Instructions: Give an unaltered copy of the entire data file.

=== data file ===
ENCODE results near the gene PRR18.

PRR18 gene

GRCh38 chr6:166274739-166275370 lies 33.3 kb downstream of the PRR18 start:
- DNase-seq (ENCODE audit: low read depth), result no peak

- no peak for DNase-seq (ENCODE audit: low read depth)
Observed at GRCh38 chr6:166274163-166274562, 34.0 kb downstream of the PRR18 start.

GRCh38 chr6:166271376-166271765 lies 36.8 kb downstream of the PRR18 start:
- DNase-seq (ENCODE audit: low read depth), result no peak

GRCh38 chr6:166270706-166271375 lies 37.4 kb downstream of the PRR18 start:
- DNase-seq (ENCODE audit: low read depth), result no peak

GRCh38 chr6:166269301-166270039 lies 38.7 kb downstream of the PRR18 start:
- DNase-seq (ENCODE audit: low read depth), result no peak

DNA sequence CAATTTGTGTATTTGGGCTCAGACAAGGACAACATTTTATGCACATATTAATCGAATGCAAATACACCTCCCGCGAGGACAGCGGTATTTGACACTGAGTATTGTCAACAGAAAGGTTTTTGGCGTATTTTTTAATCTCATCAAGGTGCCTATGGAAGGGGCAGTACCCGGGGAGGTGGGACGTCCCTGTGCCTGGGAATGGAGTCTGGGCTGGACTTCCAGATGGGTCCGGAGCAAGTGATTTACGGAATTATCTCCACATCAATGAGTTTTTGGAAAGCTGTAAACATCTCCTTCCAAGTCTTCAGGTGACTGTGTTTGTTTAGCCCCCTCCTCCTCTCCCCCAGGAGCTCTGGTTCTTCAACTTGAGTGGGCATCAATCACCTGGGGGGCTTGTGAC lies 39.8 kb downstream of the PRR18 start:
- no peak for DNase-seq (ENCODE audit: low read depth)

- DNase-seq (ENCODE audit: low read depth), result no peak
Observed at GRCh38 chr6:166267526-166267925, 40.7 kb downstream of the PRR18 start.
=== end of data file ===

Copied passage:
ENCODE results near the gene PRR18.

PRR18 gene

GRCh38 chr6:166274739-166275370 lies 33.3 kb downstream of the PRR18 start:
- DNase-seq (ENCODE audit: low read depth), result no peak

- no peak for DNase-seq (ENCODE audit: low read depth)
Observed at GRCh38 chr6:166274163-166274562, 34.0 kb downstream of the PRR18 start.

GRCh38 chr6:166271376-166271765 lies 36.8 kb downstream of the PRR18 start:
- DNase-seq (ENCODE audit: low read depth), result no peak

GRCh38 chr6:166270706-166271375 lies 37.4 kb downstream of the PRR18 start:
- DNase-seq (ENCODE audit: low read depth), result no peak

GRCh38 chr6:166269301-166270039 lies 38.7 kb downstream of the PRR18 start:
- DNase-seq (ENCODE audit: low read depth), result no peak

DNA sequence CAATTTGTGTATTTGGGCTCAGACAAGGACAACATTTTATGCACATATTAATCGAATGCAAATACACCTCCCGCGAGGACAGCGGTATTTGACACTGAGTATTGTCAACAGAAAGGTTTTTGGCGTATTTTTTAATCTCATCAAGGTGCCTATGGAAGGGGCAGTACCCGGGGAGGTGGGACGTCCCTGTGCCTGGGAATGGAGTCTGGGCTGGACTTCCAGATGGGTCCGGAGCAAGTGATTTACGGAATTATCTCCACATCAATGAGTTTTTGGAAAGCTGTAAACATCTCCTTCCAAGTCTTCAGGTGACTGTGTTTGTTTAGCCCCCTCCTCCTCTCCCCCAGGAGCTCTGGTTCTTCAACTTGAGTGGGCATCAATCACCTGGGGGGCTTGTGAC lies 39.8 kb downstream of the PRR18 start:
- no peak for DNase-seq (ENCODE audit: low read depth)

- DNase-seq (ENCODE audit: low read depth), result no peak
Observed at GRCh38 chr6:166267526-166267925, 40.7 kb downstream of the PRR18 start.